A UNESCO World Heritage Site just like the Danube Delta, Lake Srebarna in the Bulgarian part of Dobrudzha hosts 180 bird species in a very compact area. At Srebarna, arm yourself with binoculars and observe the colony of giant white Dalmatian pelicans from the observation point!

2. Rock it like a Roman: Trajan’s massive ancient monument in Adamclisi

Rock it like a Roman: Trajan’s massive ancient monument in Adamclisi

Rock it like a Roman: Trajan’s massive ancient monument in Adamclisi

1900 years ago, Roman Emperor Trajan and his legions marched in Dobrudzha to defeat the sturdy Dacians and conquer this fertile region for the empire. To commemorate this major victory, Trajan built a glorious monument at modern Adamclisi, Romania: the Tropaeum Traiani.

Trajan dedicated the memorial to the god Mars the Avenger and decorated it richly with 54 magnificent depictions of legions fighting Rome’s enemies. Reconstructed in 1977, the Tropaeum Traiani today rises 40 metres above the plains of Dobrudzha, reminding of the Roman conquest.

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7 Bulgarian food classics you cannot afford to miss

Bulgarian food is tasty, fresh and hearty. Bulgaria is famous for its quality vegetables and dairy products and its variety of mild spices. Pork and chicken are the most common forms of meat, though seafood, fish and veal dishes are also popular and lamb has a special traditional place in Bulgarian cooking.

While many of the staples of Bulgarian cuisine you would also find in Turkey, Greece or Serbia, in Bulgaria each of those has its own local flavour to set it apart from the Balkan neighbours’ version. From hearty salads through delicious pastries to grilled meat classics, here’s 7 Bulgarian dishes you absolutely must try during your stay in the country!

1. Baked extravaganza: banitsa (баница)

Baked extravaganza: banitsa (баница)

Baked extravaganza: banitsa (баница)

This piece of greasy pastry deliciousness can be purchased in bakeries all over the country. Its standard variety includes a filling of feta-like white cheese (сирене, sirene), though varieties filled with onions, cabbage, spinach, mushrooms or pumpkin can also be found. For your sweet tooth, you can also try banitsa with apples and walnuts. Banitsa in any of its forms is an inseparable part of a traditional Bulgarian breakfast. Combine it with the thick fermented wheat drink boza for a quintessential Bulgarian experience.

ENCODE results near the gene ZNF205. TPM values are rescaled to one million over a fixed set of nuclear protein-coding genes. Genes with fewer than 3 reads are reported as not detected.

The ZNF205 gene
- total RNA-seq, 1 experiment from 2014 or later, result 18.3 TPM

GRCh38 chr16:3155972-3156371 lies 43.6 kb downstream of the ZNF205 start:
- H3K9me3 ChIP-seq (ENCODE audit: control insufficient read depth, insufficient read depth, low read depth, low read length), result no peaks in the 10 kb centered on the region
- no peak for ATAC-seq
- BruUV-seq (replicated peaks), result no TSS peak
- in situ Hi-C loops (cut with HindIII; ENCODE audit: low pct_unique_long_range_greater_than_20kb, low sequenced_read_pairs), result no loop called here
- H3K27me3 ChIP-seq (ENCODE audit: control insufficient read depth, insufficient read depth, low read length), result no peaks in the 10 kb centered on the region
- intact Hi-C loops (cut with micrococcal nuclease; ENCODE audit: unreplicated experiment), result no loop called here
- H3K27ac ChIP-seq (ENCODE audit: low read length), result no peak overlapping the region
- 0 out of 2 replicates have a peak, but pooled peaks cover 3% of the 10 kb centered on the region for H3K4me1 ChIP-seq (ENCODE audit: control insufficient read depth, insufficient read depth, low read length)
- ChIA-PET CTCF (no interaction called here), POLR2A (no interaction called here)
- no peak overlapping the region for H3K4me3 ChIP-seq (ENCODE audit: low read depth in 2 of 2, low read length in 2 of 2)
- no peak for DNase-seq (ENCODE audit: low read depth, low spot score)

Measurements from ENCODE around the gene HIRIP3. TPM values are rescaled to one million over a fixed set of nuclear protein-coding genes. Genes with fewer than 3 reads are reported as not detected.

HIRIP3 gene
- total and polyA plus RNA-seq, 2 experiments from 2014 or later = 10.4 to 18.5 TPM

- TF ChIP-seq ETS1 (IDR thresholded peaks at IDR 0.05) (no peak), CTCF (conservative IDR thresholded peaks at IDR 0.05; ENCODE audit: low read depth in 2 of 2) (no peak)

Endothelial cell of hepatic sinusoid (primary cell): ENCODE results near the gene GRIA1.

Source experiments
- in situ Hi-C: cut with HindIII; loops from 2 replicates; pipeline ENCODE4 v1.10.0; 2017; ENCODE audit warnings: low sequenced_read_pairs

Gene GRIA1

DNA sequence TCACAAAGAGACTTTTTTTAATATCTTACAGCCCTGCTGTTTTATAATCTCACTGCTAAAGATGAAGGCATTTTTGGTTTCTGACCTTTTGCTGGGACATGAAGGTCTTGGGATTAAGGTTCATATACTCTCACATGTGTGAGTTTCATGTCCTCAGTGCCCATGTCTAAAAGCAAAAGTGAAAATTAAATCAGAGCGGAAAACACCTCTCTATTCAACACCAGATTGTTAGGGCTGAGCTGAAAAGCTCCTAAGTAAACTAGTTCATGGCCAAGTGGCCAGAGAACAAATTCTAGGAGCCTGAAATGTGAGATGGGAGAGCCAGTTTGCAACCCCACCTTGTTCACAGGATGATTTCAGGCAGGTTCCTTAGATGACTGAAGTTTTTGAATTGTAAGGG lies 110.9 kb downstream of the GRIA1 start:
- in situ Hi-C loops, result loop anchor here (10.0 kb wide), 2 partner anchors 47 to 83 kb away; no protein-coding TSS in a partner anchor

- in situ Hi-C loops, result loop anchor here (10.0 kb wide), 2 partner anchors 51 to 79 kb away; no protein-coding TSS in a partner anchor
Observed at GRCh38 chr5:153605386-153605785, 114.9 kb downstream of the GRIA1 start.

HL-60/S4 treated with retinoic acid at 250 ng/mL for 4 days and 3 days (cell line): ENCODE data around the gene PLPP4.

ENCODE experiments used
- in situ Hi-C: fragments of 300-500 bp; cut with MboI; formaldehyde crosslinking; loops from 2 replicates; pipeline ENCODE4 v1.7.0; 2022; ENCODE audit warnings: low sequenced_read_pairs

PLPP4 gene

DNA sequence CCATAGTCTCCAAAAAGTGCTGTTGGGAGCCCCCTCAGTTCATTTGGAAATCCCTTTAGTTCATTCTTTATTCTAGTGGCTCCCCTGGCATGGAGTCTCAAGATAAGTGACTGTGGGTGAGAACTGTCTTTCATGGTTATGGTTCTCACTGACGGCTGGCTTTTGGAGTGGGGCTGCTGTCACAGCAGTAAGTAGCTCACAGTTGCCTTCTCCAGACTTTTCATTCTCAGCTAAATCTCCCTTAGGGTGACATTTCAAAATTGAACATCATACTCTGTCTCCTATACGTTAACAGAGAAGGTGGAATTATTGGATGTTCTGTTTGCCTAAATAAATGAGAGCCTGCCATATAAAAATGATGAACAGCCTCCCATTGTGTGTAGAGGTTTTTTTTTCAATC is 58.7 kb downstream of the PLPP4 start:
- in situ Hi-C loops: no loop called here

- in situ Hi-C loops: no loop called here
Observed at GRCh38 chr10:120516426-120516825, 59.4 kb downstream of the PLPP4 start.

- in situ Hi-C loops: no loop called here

Holiday tip: careful when chewing your piece of banitsa at Christmas or New Year’s Eve! On those dates, banitsa is filled with lucky paper charms which are sometimes easy to chew through. The luckiest piece will contain the coin which means you’ll enjoy a very successful year ahead of you.

  • Standard price: 1-1.50 BGN (0.50-0.75 €)

2. King of the grill: kebapche (кебапче)

King of the grill: kebapche

King of the grill: kebapche. Photo credit: Biser Todorov, Wikipedia

The Bulgarian cousin of former Yugoslavia’s famous ćevapčići and Romanian mititei, a kebapche is the perfect side dish to a glass of cold Bulgarian beer on a summer day. Though Bulgarians may argue about that, whether the beer is a Kamenitza or a Zagorka makes no big difference. The important part is that the kebapcheta are at least three and include some kind of sides, usually French fries with grated sirene cheese on top, to make the classic “three kebapcheta with sides” (тройка кебапчета с гарнитура, troyka kebapcheta s garnitura).

The dish itself is an elongated piece of grilled minced meat, comparable in shape and size, though not in contents, to a hot dog. As with the smaller ćevapčići that you can taste in Serbia, the meat is usually a mix of pork and beef, though it can be solely pork just as well. A beef version exists, but is uncommon and will normally be labeled as such. Typically, spices like black pepper and cumin will be added to the meat, for a mildly spicy taste.

  • Standard price: 1-2 BGN (0.50-1 €)